The New Look shape of 1947 carried over into the skirts worn in the ‘50s. They were tight at the natural waist and were either very full or very fitted. They are very figure flattering and really fun to wear which is why 1950s skirts are a must have items in any vintage fashion lover’s wardrobe.
1950s Full Skirts
The fuller the skirt the better in the 1950’s! With the aid of multiple layers of stiff petticoats and a hoop skirt, 50’s skirts were as voluminous as the wearer could make them. The skirt was at least 4 or 5 yards of fabric draped using a few different techniques. These skirts usually start with a 3 inch wide waistband at just above the natural waist. The band fasted on the side or back with a zipper and button. In order to get the most fullness with the neatest gathers, the fabric of choice was cotton broadcloth in a range of pastel solid colors (pink, lavender, turquoise) or big plaids. This is what most women wore on a daily basis. To be really in fashion, the skirt had to be made out of wool. Extremely heavy and difficult to keep full even with hoops AND petticoat underneath, they were only for the bravest of women or those willing to wear them without a stiff petticoat.
The full skirt was popular because it was flattering. The fullness hid big hips and made waists look smaller. The fuller the skirt the more magic it had on slimming waistlines. Adding a wide cinch belt over the skirt band created an even more “wasp waist” look. Leather and plastic cinch belts were very popular, but they were prone to tearing and bunching up blouses. The elastic cinch belt was the best at both keeping blouses tucked and waists thin.
Skirts came in long or mid shin lengths. Floor length skirts were the most popular for lounging at home or in formal wear settings. The mid shin length was the most common length for anything from housework to dancing.
3 Full Skirt Styles
The circle skirt was the least bulky of the full skirts. The pattern was cut form one very large square piece in the shape of a doughnut. The inside circle was the waist measurement and the outside circle created the fullness. The skirts hang beautifully in drapes that swing with movement. You can understand why they were so popular with the teen dancing set. They are also very easy to make.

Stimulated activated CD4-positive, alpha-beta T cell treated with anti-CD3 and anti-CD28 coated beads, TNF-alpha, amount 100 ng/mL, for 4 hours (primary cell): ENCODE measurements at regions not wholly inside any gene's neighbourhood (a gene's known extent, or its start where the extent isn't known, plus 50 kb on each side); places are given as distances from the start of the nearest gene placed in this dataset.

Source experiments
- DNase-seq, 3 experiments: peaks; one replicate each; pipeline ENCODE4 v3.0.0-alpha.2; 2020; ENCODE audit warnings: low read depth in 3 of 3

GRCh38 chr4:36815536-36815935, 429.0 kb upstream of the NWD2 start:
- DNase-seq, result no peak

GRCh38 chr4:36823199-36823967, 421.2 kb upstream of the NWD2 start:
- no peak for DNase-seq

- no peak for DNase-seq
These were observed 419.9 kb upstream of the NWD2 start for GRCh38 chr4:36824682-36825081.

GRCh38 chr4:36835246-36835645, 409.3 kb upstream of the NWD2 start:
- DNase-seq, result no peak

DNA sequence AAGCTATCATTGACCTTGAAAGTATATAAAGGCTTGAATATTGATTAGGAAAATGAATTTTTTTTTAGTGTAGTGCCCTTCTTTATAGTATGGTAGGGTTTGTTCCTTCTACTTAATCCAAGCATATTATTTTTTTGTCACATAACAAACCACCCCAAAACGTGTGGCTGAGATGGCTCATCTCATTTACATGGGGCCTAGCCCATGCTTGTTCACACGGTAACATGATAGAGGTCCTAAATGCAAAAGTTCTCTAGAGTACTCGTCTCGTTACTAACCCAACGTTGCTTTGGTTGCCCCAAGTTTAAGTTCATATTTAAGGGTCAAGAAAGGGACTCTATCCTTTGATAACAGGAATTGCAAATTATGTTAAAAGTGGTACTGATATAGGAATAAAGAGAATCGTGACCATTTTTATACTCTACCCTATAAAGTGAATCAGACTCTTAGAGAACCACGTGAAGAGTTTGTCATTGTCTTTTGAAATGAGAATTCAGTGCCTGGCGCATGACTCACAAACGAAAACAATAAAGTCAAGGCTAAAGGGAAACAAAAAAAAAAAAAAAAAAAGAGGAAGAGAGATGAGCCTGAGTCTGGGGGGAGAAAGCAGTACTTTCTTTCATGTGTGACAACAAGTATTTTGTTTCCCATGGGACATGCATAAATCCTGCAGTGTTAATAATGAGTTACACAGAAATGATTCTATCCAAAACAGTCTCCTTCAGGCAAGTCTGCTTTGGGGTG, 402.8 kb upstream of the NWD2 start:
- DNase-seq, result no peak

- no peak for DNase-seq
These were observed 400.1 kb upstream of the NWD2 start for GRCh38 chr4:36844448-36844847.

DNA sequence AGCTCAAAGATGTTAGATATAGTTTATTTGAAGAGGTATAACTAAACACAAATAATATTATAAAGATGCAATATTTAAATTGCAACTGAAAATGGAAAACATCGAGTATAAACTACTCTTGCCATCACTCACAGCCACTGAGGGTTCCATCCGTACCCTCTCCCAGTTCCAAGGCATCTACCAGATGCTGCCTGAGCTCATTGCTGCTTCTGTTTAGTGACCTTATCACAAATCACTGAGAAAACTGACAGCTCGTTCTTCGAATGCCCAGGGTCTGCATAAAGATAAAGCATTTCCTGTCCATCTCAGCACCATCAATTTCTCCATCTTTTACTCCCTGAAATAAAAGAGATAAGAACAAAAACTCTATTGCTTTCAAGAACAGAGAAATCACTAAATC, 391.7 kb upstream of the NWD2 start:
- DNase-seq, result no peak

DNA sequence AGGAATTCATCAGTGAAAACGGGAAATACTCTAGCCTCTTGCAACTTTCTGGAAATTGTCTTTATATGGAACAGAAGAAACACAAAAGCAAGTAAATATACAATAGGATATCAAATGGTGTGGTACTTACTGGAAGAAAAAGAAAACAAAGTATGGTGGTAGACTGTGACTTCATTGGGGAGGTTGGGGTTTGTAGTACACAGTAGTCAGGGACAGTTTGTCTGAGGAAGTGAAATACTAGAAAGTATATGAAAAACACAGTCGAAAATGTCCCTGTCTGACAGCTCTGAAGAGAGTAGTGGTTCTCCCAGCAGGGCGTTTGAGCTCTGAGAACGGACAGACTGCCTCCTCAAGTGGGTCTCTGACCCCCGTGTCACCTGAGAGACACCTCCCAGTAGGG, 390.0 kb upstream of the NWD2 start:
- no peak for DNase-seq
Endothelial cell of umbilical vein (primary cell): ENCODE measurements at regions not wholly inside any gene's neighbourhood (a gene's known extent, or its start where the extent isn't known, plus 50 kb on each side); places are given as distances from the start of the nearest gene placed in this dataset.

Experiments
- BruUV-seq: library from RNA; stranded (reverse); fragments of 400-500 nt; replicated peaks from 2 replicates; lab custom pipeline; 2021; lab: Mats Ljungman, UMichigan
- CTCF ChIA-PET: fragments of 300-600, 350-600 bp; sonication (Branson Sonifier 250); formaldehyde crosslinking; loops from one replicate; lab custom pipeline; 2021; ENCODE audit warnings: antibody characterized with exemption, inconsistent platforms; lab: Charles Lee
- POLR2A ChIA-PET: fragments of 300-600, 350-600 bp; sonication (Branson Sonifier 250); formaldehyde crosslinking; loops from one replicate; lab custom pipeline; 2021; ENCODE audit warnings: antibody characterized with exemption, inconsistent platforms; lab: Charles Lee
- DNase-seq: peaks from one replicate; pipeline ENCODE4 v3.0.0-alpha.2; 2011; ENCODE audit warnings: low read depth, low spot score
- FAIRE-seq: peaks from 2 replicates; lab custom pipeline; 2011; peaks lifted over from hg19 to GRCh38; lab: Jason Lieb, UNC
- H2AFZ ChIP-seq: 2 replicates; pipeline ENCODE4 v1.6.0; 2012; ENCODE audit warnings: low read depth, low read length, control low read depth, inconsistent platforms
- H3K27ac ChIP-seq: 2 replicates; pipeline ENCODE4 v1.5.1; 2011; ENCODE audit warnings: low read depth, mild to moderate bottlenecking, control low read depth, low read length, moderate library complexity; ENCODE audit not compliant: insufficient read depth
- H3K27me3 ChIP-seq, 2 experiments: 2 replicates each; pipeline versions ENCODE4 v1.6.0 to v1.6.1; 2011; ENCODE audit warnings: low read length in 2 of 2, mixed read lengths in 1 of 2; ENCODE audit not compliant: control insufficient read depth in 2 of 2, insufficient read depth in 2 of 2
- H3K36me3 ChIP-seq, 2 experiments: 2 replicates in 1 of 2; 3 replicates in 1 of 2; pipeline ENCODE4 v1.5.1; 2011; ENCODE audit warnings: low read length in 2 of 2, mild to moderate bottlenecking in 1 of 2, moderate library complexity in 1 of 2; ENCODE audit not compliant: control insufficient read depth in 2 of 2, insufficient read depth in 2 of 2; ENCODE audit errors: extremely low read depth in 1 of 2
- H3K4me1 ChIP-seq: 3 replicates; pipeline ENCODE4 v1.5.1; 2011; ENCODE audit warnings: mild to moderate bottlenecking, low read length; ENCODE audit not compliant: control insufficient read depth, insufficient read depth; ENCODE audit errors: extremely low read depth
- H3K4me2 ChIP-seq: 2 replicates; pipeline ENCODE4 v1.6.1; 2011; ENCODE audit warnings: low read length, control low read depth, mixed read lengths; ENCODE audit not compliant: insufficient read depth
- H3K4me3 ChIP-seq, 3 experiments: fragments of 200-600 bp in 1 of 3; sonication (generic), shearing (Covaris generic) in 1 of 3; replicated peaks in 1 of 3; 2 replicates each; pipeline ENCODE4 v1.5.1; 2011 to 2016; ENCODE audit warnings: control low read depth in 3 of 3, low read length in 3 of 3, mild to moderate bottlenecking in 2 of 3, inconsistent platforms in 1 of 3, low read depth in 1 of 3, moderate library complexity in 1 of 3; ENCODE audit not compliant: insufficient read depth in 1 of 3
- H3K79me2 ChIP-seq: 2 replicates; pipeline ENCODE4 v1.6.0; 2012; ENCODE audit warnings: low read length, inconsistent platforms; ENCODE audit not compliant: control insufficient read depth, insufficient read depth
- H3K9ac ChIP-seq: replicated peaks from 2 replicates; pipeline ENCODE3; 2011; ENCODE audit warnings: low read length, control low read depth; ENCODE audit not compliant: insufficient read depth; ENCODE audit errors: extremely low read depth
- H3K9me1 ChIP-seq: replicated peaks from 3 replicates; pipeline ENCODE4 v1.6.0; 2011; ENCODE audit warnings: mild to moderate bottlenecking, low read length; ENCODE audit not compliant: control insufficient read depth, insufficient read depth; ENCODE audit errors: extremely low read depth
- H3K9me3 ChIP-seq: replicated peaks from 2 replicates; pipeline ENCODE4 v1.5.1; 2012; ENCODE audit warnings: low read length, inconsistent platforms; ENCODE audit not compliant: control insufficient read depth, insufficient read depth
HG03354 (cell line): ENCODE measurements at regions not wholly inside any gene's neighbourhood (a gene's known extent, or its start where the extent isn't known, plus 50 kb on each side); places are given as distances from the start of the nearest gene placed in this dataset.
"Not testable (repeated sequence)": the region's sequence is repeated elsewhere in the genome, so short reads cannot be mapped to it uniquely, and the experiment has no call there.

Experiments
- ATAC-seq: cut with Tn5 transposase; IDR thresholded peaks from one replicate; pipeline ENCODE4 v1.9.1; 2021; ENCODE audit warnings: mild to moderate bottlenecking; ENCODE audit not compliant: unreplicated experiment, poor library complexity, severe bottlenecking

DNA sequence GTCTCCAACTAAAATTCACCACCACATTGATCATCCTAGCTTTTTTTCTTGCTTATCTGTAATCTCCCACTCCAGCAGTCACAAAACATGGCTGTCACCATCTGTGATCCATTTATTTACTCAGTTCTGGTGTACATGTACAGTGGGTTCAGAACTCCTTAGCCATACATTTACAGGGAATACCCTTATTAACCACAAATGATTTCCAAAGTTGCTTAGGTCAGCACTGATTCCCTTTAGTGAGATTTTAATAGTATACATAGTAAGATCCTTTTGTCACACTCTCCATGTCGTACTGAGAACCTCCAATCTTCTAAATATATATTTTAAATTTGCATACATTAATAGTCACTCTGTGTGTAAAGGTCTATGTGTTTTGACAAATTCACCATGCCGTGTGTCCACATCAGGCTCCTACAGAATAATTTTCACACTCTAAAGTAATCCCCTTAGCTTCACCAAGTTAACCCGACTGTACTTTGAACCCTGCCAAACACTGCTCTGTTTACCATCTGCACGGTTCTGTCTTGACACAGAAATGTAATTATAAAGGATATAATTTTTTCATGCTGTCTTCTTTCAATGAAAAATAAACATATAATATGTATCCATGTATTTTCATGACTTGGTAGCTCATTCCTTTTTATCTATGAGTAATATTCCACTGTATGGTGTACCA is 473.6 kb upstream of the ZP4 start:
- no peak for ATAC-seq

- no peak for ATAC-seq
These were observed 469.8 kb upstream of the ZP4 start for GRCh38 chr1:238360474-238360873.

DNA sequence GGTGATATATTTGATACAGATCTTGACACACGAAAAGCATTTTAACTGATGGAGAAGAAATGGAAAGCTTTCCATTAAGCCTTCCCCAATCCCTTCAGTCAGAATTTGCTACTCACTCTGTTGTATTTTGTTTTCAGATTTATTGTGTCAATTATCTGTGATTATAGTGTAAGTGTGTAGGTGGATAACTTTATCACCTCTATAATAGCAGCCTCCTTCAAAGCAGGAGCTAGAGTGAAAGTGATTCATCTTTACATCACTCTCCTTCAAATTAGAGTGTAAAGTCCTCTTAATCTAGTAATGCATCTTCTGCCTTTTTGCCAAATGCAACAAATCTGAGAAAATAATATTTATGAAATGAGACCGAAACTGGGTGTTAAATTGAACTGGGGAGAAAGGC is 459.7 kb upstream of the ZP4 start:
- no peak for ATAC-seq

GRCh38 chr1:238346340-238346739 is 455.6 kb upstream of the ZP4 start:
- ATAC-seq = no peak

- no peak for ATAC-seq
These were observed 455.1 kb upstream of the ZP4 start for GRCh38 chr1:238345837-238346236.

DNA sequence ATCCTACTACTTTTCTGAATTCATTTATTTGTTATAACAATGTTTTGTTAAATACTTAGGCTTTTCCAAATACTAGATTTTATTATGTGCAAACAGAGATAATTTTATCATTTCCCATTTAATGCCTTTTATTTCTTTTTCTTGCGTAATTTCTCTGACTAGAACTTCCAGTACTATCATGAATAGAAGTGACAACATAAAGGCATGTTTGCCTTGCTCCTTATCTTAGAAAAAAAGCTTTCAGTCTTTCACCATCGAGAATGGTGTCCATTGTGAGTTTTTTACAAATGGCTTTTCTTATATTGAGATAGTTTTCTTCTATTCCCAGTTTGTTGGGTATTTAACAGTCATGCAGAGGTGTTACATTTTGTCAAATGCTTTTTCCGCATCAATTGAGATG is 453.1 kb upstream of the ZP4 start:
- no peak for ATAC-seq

While cotton and wool were used in circle skirts, felt was the best choice. It was thick yet light which made it cover the hoop skirt ridges easily. It also didn’t need hemming since the edges never raveled. Add some rick rack and the skirt was really styling! Even more decorations came in the form of the large applique poodle, cat, squirrel, guitar, or catchy phrases like “See you Later Alligator.”
The poodle skirt was a ‘50s favorite, often in white, standing at the hem of the skirt, complete with a curly embroidered or sequin leash. The poodle skirt became a lasting icon of the 1950s especially for teenagers but women wore them too with more mature appliques such as the Eiffel tower, telephone, and Martini pictured below.
A gathered skirt is made from a giant rectangle piece of fabric and is gathered in at a waistband so that it’s fitted at the waist and full at the bottom. They were especially becoming on women without much natural hip since the bulky band gave instant curves.
Pleated skirts were also popular in the ‘50s, especially with Dior. They could be large pleats or tiny accordion ones, as long as there was plenty of fabric! The gathered and pleated skirt was fuller at the waist band then the other styles.
Gored skirts feature panels of triangles sewn together with the points coming into the waistband, once again making the skirt much wider at the bottom.
Lastly, tiered skirts, made from layers of fabric that get wider and wider towards the bottom, allowed for fullness and added an extra little touch to the look. Tiered skirts were usually gathered at the top, but had more flounce than a regular gathered skirt. They were a style that came from the big trend for all things Western or ethic clothing.
1950s Pencil Skirt
1950’s fashion was a time of opposites and nothing makes that point as much as the drastic difference between full and sheath skirts. Fitted sheath skirts were called hobble or pencil skirts during the ‘50s because they were so tight that they were difficult to walk in. Skirts that ended at the knee were a bit easier to walk in. Mid shin length skirts were much harder. Some had a back vent or kick-pleat up the thigh to allow for movement. Some longer skirts only had a decorative kick pleat that went up to the knee- a useless ornament.
Sheath skirts started at a waistband at the natural waist and curved tightly over the hips and then tapered in with the legs just below the knee or a bit longer. The straighter the fit the better for most of the 50’s. The later part of the decade favored a rounded, fuller hip, that often required models to wear hip pads to achieve the perfect silhouette. For women with naturally round hips the sheath skirt was perfect. What was hidden in full skirts was revealed in pencil skirts. They were sexy especially when they were worn with a pair of high heel pumps. Together they made a woman wiggle her walk hence the common name now as wiggle skirts.
Fitted skirts were usually plain colors or in a plaid or houndstooth pattern. They also sometimes had decorative buttons down the center or on one side or had large patch pockets on the front. They were a style of skirt for the mature women. Teens were encouraged to stay clear of the sheath skirt- they were too sexy for “children.” Teens didn’t pay attention to those rules and bought sheath skirts anyways. They were not very good for dancing except while doing the twist. Latin inspired fringe skirts were a short lived fad. They were fun to dance in but impractical for most other occasions.